For those of you who don’t know, we deal in many genres of antiquarian materials. However, one of our specialities – and even our shop’s name – come from a wildly famous author who we happen to adore… Mr. Charles Dickens. As the author is very often associated with the holiday season, we thought now might be a good time for a little Q&A with our President, Vic Zoschak Jr., on his love of Dickens and the beginnings of Tavistock Books. Enjoy!
Q: Vic, could you take our recent followers on a mini journey as to our shop name? I remember getting the question of whether or not your last name was Tavistock!
Yes, over the years, I’ve often been referred to as “Mr Tavistock”, but the name actually, rather than being my surname, has a [small] Dickens connection… back in the late 80s, as I contemplated opening my own business, I cast about for a name that would reflect my firm’s interest in Dickens, but didn’t want to be too overt in that regard.. you know, nothing like “The Old Curiosity Book Shop”, or anything like that. So, long story short, I settled on Tavistock, the name of Dickens house in the 1850s, which was situated on Tavistock Square.
Q: So why Dickens? He is obviously a world-famous writer of course, but what about his writing spoke to you, and what made you want to name your store after his house?
Well, back in the mid-to-late 80s, while living in Sacramento, I was in a reading group that read, as one of our books, Dickens’ Pickwick Papers. While I personally don’t consider that his best novel, what that reading did do was spark an interest in the author himself. And in pursuit of knowing more about the man, I [luckily] happened across what I consider to be the best biography of Dickens, Edgar Johnson’s Tragedy And Triumph. On reading that biography, I found Dickens to be a fascinating individual, a genius, which precipitated my dive into that gentle madness known as book collecting. I collected Dickens from the mid-80s until I opened my shop in July 1997, at which point I used my personal collection to stock the Dickens’ Corner here at 1503 Webster Street.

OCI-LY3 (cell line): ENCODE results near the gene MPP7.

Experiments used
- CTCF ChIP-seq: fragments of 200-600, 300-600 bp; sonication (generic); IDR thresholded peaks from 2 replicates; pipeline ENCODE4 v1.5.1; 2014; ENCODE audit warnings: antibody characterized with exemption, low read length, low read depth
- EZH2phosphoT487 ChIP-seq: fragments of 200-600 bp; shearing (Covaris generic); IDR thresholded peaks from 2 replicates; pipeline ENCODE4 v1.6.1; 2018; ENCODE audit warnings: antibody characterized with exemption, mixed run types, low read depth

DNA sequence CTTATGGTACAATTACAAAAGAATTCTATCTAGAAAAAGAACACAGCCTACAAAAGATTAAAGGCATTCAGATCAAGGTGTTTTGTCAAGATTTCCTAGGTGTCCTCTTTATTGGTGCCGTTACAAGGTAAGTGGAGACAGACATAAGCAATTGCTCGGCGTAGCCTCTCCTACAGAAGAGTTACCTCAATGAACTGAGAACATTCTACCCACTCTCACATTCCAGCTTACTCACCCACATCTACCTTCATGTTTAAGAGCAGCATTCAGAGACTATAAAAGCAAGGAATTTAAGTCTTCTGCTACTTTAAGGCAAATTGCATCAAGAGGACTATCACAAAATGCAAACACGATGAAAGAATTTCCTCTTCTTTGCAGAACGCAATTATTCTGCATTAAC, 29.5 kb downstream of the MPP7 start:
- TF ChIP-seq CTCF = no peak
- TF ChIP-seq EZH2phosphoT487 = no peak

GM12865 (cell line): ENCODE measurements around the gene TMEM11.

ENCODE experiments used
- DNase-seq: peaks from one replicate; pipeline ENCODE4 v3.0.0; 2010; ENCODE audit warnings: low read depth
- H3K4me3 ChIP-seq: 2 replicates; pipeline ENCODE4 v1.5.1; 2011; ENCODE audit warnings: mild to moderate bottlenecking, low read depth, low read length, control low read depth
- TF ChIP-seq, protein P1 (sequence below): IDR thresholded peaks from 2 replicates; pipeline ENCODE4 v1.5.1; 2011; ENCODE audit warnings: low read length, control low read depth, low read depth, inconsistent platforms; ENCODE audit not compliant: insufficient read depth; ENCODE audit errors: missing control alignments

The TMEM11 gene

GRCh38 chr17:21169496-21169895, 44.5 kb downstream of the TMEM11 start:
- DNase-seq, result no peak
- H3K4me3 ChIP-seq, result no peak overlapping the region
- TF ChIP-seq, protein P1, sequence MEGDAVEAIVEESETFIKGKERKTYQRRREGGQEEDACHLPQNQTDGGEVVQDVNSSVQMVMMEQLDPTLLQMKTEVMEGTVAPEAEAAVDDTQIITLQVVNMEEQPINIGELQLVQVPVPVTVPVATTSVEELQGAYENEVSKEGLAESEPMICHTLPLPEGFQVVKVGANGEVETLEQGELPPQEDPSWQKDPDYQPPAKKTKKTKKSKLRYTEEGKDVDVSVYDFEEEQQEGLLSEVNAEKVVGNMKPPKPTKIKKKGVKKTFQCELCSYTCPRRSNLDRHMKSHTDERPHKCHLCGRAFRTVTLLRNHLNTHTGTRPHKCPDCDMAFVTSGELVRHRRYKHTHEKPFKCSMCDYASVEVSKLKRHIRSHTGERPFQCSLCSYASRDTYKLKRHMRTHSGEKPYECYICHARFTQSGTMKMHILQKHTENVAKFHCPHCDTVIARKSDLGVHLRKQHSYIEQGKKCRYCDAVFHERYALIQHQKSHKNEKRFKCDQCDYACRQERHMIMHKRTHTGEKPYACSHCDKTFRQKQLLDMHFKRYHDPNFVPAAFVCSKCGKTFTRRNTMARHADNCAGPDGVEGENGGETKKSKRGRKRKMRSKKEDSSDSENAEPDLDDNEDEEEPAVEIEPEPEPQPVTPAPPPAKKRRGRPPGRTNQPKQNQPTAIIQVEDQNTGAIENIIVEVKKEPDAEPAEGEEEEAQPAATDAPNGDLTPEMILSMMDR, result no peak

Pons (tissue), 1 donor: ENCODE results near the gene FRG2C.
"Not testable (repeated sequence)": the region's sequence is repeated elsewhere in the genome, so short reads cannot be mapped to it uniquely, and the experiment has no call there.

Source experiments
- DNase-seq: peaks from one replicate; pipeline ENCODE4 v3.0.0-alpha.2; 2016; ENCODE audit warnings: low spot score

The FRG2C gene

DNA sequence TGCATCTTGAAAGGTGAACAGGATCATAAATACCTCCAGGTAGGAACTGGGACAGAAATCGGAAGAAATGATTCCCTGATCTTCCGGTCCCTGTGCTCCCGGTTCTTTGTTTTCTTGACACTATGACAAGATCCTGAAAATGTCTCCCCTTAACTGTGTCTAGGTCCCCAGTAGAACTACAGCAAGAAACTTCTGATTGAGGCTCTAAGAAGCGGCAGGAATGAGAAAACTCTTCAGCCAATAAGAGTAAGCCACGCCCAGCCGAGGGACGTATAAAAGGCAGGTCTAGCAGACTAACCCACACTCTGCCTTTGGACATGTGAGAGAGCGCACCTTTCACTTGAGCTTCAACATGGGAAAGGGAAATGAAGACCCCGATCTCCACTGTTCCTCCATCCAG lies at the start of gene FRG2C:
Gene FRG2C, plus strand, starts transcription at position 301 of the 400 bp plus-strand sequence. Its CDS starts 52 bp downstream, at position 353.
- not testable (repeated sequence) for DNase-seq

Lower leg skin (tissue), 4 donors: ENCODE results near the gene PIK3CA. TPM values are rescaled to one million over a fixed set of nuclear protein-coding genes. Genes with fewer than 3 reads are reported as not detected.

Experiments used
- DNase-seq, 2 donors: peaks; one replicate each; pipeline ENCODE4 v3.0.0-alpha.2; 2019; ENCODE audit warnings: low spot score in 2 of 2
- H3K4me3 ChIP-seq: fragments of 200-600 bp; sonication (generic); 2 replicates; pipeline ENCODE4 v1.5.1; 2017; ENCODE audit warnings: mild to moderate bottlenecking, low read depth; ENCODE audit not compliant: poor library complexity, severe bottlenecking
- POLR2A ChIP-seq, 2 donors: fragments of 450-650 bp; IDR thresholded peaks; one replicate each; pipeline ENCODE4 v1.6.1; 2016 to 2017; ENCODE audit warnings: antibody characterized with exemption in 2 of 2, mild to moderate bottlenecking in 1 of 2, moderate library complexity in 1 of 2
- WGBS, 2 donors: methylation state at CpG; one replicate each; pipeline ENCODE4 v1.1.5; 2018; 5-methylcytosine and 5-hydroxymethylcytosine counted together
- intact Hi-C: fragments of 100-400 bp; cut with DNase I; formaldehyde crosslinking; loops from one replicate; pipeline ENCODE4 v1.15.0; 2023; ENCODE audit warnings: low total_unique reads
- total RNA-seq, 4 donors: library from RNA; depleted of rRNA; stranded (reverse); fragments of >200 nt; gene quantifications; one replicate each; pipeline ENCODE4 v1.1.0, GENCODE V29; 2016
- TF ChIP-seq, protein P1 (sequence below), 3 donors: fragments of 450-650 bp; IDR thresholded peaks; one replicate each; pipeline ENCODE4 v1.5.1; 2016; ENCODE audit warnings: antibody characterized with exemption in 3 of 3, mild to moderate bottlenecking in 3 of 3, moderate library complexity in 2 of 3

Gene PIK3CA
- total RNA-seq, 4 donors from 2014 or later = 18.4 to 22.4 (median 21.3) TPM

Q: What is your favorite of the Dickens novels and why? Favorite character in any of them?
Favorite novel is Hard Times. Many of Dickens’ novels required “32 pages of letterpress” every month, and so often, like in Pickwick Papers, there are literary diversions therein to fill up space…. I don’t see that in Hard Times. It’s spare, it’s lean, it’s all about the facts.
As to characters, like many, I’m partial to Mr. Micawber, the lovable impecunious fellow from David Copperfield.
Q: Is it true that you refuse to watch Dickens-related cinema? Interesting choice! What are your thoughts behind that decision?
True. Dickens’ words call up a mental image of each & every character he’s created. I found that when I watched a film interpretation, my mental image of a given character, e.g., Nicholas Nickleby, engendered by Dickens’ prose was replaced by the individual cast by whatever director was filming whatever version of Dickens’ works. In comparison, I found I preferred Dickens’ version. FWIW, he would only allow images approved by him, and as such, they are truly Dickensian.
Q: And last but not least… who was your favorite ghost in A Christmas Carol and why?
Ah, tough question Ms P!! I think I’ll go with the “Ghost of Christmas Yet to Come”. With these visions, Scrooge realizes his future can change. That’s powerful stuff, knowing one can change one’s future.
And you know what, Ms P – it’s been a few years since I’ve read this popular novella. I think I’ll revisit it this season… it’s time.
~ Happy Holidays ~